Another lesson on Cause and Effect

It seems that my previous lesson in cause and effect (here: did not have it’s intended effect.

The Texting and Driving bill has passed the Oklahoma Senate, and then some:

Via the

“The measure initially made texting and driving a secondary offense but Sen. Ervin Yen, R-OKC, was successful in amending the measure go make it a primary offense” 

Meaning, that if a cop sees you texting, he can pull you over just for that, wheras before the cop would have to pull you over for something else (say, speeding) and add texting to the charges.

Steve Byas, in the winter edition of the Oklahoma Constitution, correctly points out that this sort of legislation is just another “feel good law” – it makes people feel good, but it does not actually do anything.  

“Sharp’s Bill, SB 67, proposes to fine a motorist up to one thousand dollars PLUS a year in jail.  [Chuck] Mai said, ‘we need to encourage motorists to limit all distractions.’ I will have to admit making the consequences a year in jail some pretty stiff encouragement.  I would almost say that calling the putting of someone behind bars “encouragement” is almost like something out of George Orwell.” 

According to information from AAA, six out of ten auto accidents occur among teens due to distracted driving.

Yet, only 12% of those distracted driving accidents deal with texting or use of a cell phone.  15% are caused by interaction with one or more passengers in the car; 10% are caused by looking at something within the vehicle; 9% are caused by looking at something outside the vehicle; 8% are caused by singing or dancing to music.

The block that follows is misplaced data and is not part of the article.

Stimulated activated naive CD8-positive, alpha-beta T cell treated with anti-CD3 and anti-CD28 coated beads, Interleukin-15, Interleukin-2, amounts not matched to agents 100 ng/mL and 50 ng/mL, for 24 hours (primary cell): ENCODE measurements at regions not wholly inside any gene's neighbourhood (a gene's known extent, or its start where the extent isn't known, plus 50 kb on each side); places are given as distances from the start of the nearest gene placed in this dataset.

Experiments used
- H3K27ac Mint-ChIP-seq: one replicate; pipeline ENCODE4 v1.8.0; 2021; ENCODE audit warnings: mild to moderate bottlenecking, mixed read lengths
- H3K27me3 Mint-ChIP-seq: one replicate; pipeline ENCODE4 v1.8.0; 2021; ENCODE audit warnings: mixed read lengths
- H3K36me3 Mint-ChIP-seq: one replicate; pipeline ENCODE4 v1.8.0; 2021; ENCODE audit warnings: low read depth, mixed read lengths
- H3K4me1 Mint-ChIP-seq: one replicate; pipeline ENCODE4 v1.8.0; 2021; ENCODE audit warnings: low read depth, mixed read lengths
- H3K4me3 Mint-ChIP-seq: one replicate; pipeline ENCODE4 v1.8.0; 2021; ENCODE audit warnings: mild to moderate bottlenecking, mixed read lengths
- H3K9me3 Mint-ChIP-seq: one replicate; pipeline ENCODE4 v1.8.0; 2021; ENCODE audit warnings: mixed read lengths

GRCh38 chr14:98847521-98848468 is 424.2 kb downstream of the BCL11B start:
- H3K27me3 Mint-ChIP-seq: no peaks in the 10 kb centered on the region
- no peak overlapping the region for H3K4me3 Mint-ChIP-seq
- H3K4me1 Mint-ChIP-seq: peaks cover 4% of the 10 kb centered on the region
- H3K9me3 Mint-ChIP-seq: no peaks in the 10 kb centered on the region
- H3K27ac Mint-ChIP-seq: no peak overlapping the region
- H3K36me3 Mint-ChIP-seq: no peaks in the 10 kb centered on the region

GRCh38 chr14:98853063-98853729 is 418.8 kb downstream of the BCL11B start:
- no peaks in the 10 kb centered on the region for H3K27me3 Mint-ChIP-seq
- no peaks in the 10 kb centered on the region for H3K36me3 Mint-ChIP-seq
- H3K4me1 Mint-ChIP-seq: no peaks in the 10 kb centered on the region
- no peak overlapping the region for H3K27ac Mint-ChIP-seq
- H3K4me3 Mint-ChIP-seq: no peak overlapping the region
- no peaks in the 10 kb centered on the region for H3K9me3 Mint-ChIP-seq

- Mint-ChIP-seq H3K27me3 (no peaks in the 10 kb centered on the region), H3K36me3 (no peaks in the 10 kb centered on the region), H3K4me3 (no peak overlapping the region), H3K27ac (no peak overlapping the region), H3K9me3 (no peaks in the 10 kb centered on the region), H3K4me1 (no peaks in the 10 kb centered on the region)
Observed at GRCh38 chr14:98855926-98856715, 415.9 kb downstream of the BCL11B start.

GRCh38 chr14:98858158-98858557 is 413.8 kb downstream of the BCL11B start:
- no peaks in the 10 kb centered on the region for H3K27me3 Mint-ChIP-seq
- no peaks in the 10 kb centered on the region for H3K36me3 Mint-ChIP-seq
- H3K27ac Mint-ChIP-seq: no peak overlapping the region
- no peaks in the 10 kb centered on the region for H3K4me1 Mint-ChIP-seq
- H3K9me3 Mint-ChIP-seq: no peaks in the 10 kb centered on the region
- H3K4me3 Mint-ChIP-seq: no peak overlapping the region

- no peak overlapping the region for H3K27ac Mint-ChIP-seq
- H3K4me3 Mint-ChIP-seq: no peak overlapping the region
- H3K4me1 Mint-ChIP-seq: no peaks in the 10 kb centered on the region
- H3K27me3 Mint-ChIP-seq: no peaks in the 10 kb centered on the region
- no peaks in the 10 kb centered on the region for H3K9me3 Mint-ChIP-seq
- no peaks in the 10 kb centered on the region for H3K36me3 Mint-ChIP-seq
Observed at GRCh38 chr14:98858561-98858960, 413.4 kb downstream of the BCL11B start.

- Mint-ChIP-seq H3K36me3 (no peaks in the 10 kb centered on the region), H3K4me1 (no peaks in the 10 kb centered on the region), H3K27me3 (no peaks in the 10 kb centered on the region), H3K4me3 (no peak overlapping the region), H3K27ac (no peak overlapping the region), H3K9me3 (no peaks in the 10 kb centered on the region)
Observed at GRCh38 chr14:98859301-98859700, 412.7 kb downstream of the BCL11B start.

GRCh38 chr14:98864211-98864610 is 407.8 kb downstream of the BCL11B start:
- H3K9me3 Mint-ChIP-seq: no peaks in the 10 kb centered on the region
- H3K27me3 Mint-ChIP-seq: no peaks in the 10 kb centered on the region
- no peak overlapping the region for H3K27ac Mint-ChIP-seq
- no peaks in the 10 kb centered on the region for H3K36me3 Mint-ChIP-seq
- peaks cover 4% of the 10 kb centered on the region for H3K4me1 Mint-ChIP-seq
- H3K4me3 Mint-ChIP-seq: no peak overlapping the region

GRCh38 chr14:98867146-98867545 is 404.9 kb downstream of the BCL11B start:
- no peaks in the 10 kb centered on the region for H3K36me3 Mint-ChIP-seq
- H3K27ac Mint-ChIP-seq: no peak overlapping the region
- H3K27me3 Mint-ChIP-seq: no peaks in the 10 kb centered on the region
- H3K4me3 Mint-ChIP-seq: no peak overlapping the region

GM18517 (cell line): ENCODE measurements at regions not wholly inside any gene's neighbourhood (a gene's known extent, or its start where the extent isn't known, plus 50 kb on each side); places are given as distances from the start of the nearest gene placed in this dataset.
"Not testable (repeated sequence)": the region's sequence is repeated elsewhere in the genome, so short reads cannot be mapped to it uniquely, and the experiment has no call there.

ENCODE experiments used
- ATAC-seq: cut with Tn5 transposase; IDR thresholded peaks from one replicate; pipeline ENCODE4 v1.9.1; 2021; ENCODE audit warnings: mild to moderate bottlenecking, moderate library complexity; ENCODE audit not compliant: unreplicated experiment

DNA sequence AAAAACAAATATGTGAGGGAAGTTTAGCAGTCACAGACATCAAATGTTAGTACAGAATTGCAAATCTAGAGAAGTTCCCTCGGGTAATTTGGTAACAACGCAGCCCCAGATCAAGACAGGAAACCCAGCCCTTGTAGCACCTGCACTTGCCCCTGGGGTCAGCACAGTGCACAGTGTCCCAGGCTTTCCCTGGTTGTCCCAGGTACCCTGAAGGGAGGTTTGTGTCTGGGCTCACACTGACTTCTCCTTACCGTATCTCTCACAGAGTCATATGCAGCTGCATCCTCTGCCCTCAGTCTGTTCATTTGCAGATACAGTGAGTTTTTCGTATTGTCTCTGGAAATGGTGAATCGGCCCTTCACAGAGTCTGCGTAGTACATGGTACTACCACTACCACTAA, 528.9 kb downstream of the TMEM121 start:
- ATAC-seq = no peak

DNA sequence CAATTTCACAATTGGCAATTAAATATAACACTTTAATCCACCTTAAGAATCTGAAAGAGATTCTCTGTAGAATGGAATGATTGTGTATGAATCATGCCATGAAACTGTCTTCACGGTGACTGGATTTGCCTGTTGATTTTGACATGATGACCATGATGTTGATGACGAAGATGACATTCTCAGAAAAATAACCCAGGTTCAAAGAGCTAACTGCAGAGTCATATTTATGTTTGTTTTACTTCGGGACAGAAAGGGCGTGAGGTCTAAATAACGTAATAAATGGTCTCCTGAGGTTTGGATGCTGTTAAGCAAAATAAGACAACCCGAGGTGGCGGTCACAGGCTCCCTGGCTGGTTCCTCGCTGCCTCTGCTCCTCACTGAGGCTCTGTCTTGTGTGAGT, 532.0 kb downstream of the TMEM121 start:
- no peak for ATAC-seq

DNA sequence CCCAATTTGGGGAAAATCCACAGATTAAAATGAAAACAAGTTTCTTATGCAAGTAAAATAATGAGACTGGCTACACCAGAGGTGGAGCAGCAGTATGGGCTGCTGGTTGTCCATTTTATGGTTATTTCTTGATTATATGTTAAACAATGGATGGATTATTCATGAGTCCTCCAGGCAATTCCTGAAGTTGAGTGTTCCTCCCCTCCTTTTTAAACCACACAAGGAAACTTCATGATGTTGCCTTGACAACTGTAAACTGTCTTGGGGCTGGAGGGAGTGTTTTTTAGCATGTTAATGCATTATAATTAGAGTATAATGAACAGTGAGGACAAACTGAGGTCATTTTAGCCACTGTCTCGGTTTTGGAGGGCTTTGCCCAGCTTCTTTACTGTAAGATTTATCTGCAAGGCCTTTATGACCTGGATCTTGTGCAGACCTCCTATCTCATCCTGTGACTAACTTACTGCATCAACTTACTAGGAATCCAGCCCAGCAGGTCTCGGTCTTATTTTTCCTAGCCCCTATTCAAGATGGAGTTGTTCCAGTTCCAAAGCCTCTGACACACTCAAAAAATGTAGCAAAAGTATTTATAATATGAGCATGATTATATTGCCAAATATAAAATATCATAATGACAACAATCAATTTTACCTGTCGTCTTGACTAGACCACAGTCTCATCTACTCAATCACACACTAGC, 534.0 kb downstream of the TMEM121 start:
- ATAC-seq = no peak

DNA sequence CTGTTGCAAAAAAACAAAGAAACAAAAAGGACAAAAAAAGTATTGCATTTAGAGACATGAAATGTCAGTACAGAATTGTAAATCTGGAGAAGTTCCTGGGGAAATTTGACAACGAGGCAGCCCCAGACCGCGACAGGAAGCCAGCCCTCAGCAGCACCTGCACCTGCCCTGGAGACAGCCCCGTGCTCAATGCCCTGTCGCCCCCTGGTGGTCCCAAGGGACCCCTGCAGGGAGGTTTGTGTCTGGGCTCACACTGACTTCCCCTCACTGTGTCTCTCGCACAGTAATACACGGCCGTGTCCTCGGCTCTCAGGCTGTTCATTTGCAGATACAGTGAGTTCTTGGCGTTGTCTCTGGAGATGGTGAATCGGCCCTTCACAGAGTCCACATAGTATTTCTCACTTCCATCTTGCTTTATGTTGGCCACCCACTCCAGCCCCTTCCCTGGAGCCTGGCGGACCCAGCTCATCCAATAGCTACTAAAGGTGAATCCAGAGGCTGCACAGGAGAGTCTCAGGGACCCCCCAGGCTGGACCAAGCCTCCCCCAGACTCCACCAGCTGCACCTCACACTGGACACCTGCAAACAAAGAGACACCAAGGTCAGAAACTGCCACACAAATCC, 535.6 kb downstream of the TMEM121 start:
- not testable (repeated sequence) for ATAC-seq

So then, if our goal is to “limit distractions,” we should be perfectly justified in banning these things too.

Talk to another passenger in the car?  One year in the slammer!

Look at something inside or outside the vehicle?  One year in the slammer!

Sing along with your favorite song on the radio?  One year in the slammer!

But this is absurd – just as absurd as this texting and driving bill.  This is just another bit of useless legislation accompanied only by noise and fanfare – but no real results.

We are trying to fight something that is inevitable.  If we wish to prevent distracted driving, punish distracted driving: punish the effect.  But do not try and punish the causes, for they are many and varied.


One thought on “Another lesson on Cause and Effect”

  1. Of course texting while driving should be banned. You cited “only 12%” of distracted driving involves texting. Well, that will be a 12% reduction in distracted driving if everyone obeys the new law. Also, you’re not considering the lives that won’t be lost in a texting accident once the law is in place. And how does someone dance in a car? If that’s even possible, that should be banned as well!

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